A Broken Key Extraction in a lock is a major inconvenience. It can also be a security issue if it’s a car key in the ignition.

You can solve this problem yourself with a few simple tools. First, figure out how deeply the key fragment is lodged in the lock cylinder.

Spiral Extractor

A key extractor is a lock pick-style tool with a hook at one end that looks like a straightened out fishing hook. Stick the tip of the extractor into the lock and push it down as far as it can go. Then twist the tool to try to hook a portion of the Broken Key Extraction and pull it up.

This tool works well in most standard locks that professional locksmiths use, so it’s a great choice for a DIY solution if you don’t want to purchase a more expensive option. However, if you plan to use this method a lot you may need to buy a set of these tools.

The small tips of this type of tool can grip in tight spaces more easily than standard tools. You can also use a small jigsaw blade in a pinch. Just rough up the edges to make it work more like a hook. You can even use a piece of thin metal like a paper clip if you have it handy.


If you’ve ever broken your key in a lock, or even jammed it inside of a doorknob, then you know how frustrating it can be to get it out. A professional set of pliers has a special tool designed specifically for this purpose, but you can also try to use your own tools.

One easy option is a paperclip, although you will want to make sure that it is thin enough to get a grip. Then slide it under the broken section of your key and leverage it out.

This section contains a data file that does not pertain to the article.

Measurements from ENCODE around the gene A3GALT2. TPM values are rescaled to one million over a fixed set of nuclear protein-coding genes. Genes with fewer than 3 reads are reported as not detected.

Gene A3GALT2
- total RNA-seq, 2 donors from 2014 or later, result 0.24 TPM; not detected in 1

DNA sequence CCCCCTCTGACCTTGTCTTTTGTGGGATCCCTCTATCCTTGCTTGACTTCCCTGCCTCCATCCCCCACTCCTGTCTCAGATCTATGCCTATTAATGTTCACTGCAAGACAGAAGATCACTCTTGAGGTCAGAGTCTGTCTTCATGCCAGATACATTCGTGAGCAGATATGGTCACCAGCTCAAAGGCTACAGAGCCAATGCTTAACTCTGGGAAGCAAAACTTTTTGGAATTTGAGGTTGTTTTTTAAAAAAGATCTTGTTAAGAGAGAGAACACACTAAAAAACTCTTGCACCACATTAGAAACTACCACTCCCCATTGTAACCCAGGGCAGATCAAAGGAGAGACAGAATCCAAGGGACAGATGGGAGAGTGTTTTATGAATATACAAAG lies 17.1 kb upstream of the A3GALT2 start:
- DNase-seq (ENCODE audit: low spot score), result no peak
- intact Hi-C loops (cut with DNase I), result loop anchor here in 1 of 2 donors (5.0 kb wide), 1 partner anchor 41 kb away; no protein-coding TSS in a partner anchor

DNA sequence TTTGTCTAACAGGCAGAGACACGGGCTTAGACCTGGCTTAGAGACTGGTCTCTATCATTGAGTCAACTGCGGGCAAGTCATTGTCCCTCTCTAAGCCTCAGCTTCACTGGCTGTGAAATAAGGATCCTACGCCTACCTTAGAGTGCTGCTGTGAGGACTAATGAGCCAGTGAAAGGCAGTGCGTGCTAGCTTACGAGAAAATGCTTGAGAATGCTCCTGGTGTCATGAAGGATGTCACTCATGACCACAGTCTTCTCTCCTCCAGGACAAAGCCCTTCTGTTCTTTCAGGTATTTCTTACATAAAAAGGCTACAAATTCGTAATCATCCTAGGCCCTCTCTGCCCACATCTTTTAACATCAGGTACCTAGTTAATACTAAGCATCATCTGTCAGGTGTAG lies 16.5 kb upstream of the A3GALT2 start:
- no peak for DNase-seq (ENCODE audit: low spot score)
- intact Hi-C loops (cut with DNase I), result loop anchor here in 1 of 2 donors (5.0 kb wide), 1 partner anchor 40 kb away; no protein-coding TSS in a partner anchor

Another option is to use a hook extractor. These can be inserted into the lock along the first cut side and hooked into the end of the key to pull it out. They can take a little practice to master but once you have them down it is an efficient method.

Jigsaw Blades

It’s always a little alarming when you find your key is stuck in the lock, but fortunately there are a few ways to rescue it. One way is to use a paper clip with a sharp short hook bent at the end – this will work in a pinch as a spiral extractor!

Another useful tool is a set of small jigsaw blades. These have fine teeth that can pick up the key like the teeth on a professional extractor tool, though they may take a few attempts to catch.

There are a wide range of jigsaw blades available to suit many different types of materials. For example, some cut wood and others can cope with the temperature-sensitive plastics used in home & garden building materials. Some also have an abrasive edge to tackle nail-embedded wood which would damage general purpose wood-cutting blades. There are even blades for laminated materials which cut on the down stroke to minimise splintering.

Glue Stick

A glue stick can be used to help get a broken key out of a lock when all else fails. Just heat it up so it melts, then slip it in the key hole and push gently. The glue stick should mold around the broken key and grip it firmly. Gently pull it out and it should come out of the lock with the glue stick in hand.

If the broken piece is close enough to the front of the lock, you can also use a paperclip. If you can’t find a smaller paperclip, try a nail file instead. If the break is on a rounded part of the key, you can try using a hook extractor. These are small fish hook-shaped flat metal bars that you shove into the space between the plug and the key. Turn it a bit to grip the broken piece and then slowly pull it out. It won’t always work, but it is one of the easiest methods to try if you don’t have a professional tool.